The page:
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Cox .40 Engine in 1969 Radio Modelisme Empty Cox .40 Engine in 1969 Radio Modelisme

Post  Levent Suberk Sun Jun 12, 2022 5:44 pm

News about Cox .40 engine in Radio Modelisme magazine April 1969 issue.

Cox .40 Engine in 1969 Radio Modelisme Rev_ra12
Cox .40 Engine in 1969 Radio Modelisme Rev_ra10
Cox .40 Engine in 1969 Radio Modelisme Rev_ra11
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Post  davidll1984 Tue Jun 14, 2022 9:33 am

Ah the famous .40 with reed valve is a model that has never been in production I think I don't know if it has already been made as a prototype, probably Not Huh... I already talked about this engine But not find much
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Post  Levent Suberk Tue Jun 14, 2022 9:50 am

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Post  Levent Suberk Tue Jun 14, 2022 10:28 am

Cox engine news in Radio Modelisme magazine February 1970.

Cox .40 Engine in 1969 Radio Modelisme Rev_ra13
Cox .40 Engine in 1969 Radio Modelisme Rev_ra14
Cox .40 Engine in 1969 Radio Modelisme Rev_ra15
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Post  Levent Suberk Tue Jun 14, 2022 10:44 am

A text from image translation about Cox .40 rotary valve:

The 40 with rotary-rear valve is equipped with a smooth crankshaft and low diameter, fitted with a ball bearing at the base. The training of the board of propeller is done by smooth shaft, crossed by a straight pin. The crankshafts of the 35 and the .40 are identical in the rotary valve version.They have bearings and a fixed propeller plate like that of the 40 with valve-back. Balancing all those crankshafts is obtained by digging in the mass, hollows which are covered by a crimped ring. The crankshaft of. 35 valve-front sport is more rustic. It does not include ball bearings, its propeller plate is driven by a cone and balancing is achieved by removal of side masses from either side of the crank.
Another novelty is the glow-plug design. This one does the subject of a patent application.
From certain points of view, this glow-plug is similar to the one that was invented by Roy Arden: a thread, not coiled, but straight. We know it's R. Arden who invented the glow-plug for micro engines. Ultimately, it is this invention that allowed motorized model aircraft
to know the expansion it has taken nowadays. Taking up the idea of ​​a glow-plug to smooth and no longer wound filament, Cox has developed a filament glow-plug in W shape. According to the producer, this creates a delay at the ignition that promotes the start.
Finally, Cox manufactures for these engines a muffler akin, closement this time, to the ETA muffler.
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Post  davidll1984 Tue Jun 14, 2022 12:19 pm

Cela reste un articles intéressant et de plus tous écrit en français Thumbs Up This remains an interesting article and moreover all written in French: Thumbs UP: The motor described in this article is very interesting it's a shame not to have a motor As described plus wit a ring on piston if it exists it must have very little made because I have never seen one Paranoid But if one day I see that I keep it a secret And hope to buy it lol!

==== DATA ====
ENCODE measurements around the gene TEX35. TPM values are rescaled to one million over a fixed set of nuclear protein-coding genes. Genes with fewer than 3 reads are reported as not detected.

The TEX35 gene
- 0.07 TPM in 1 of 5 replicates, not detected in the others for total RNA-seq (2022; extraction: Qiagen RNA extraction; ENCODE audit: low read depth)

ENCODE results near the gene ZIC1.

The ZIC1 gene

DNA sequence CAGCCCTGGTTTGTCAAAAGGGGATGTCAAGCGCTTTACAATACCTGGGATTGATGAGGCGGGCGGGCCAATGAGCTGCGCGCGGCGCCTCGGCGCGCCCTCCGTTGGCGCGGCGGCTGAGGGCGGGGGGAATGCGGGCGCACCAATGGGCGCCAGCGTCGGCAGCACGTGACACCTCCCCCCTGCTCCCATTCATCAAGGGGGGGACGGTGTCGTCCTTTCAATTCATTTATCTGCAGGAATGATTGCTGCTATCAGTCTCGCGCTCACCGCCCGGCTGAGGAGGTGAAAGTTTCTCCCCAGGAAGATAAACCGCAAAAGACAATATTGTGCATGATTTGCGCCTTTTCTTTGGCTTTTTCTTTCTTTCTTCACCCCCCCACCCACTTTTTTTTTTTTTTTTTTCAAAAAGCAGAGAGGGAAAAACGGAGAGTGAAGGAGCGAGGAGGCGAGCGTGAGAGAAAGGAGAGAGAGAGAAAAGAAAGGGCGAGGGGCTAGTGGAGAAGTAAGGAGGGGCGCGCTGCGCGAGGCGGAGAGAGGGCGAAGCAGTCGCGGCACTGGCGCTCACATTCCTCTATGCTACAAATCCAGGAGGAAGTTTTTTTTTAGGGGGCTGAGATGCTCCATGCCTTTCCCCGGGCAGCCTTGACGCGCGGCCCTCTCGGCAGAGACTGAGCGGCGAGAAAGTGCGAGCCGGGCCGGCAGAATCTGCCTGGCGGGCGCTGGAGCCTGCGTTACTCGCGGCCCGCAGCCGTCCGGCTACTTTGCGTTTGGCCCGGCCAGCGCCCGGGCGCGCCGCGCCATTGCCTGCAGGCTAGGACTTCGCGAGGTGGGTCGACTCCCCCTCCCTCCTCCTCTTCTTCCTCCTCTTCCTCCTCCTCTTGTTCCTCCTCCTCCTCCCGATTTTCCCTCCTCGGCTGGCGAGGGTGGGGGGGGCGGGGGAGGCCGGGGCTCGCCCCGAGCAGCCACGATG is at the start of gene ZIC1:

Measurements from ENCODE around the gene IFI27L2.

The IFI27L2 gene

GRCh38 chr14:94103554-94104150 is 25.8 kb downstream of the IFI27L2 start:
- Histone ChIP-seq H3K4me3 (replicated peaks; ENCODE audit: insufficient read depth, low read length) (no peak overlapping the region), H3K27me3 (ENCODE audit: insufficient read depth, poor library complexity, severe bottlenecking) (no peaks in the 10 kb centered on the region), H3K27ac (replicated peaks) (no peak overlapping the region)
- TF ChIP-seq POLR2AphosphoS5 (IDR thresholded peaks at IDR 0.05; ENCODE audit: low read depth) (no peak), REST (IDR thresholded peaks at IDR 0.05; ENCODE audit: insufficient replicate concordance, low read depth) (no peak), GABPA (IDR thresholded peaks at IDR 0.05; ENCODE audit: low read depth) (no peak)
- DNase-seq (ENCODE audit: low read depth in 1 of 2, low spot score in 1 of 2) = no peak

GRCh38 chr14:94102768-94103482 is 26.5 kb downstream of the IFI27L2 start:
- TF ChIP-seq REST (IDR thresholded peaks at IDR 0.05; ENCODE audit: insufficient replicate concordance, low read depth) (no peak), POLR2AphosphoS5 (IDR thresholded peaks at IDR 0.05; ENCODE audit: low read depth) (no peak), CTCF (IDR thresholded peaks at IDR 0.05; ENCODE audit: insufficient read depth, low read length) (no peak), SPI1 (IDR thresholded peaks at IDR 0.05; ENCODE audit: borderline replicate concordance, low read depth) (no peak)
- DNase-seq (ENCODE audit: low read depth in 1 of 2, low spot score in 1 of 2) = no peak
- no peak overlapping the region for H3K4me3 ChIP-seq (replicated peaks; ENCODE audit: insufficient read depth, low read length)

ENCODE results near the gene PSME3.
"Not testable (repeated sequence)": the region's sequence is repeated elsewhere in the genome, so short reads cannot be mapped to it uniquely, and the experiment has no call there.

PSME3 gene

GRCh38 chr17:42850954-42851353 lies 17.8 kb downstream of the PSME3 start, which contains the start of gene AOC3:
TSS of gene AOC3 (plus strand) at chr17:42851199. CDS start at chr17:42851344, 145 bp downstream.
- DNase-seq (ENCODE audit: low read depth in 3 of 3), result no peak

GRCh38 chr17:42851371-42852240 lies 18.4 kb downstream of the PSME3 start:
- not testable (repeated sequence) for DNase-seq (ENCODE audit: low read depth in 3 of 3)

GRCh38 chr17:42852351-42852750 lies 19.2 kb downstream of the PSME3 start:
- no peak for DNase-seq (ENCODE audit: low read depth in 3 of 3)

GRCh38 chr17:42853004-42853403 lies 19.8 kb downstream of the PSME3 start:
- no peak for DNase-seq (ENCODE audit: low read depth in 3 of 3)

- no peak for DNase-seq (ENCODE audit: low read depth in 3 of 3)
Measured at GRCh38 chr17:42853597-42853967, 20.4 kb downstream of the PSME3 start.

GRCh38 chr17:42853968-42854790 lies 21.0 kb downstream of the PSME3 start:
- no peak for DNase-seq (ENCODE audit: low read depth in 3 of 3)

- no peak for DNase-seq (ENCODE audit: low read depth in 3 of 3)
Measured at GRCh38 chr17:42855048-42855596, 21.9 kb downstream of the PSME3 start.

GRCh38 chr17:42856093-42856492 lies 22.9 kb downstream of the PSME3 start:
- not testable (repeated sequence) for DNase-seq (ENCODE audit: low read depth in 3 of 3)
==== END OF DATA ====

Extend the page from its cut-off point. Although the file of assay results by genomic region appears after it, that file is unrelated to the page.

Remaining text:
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Post  GallopingGhostler Tue Jun 14, 2022 12:40 pm

I don't know if this is true, but just reading between the lines, Leroy Cox was a visionary. The new Cox Conquest Schneurle line came out at a time that Schneurles were being introduced. He was seeing the ahead, the shrinking control line market along the half-A's, wanting to make Cox tops in the model airplane engine market.

But the slot car market crash several years prior left him with a tremendous unsold inventory of Cox slot car systems. Facing bankruptcy, he sold his company.

The new owners did not see a need for the new line of engines, kept Cox within its legacy engines, only permitting derivatives. (I saw this happen in aerospace to Douglas Aircraft Company). Thus started the eventual decline of Cox.
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Post  Ken Cook Tue Jun 14, 2022 3:11 pm

The .40 rear rotor market was booming starting a few years earlier. Super Tiger and especially K&B was dominating that market. I would find it incredibly difficult to believe Cox could produce a engine for that market which was already filled. K&B rear rotor .40's are darn near indestructible, they're simple as can be, powerful and were inexpensive.
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Post  ffkiwi Tue Jun 14, 2022 3:22 pm

Well the ones shown were the 'Concept-II' series in 35 and 40 displacements-which never made it into series production-this was of course 1969-so for the time they would have been revolutionary in their design and metallurgy. I would not be surprised if some of the design ideas influenced K&B a decade later in their development of the Sportster series.

Cox did not entirely give up on the idea-in the mid to late 70s they developed the Conquest 40....which as its name suggests-was a 40 sized derivative of the 1976 Conquest 15 engine....and the family resemblance is unmistakeable. Once again, this failed to make it into series production-though a few working prototype-pre production examples were produced-I have heard the figure of 8 examples mentioned anecdotally....some of which were actually used in anger-by people such as Doug Galbreath....nowadays any that survive reside in collections....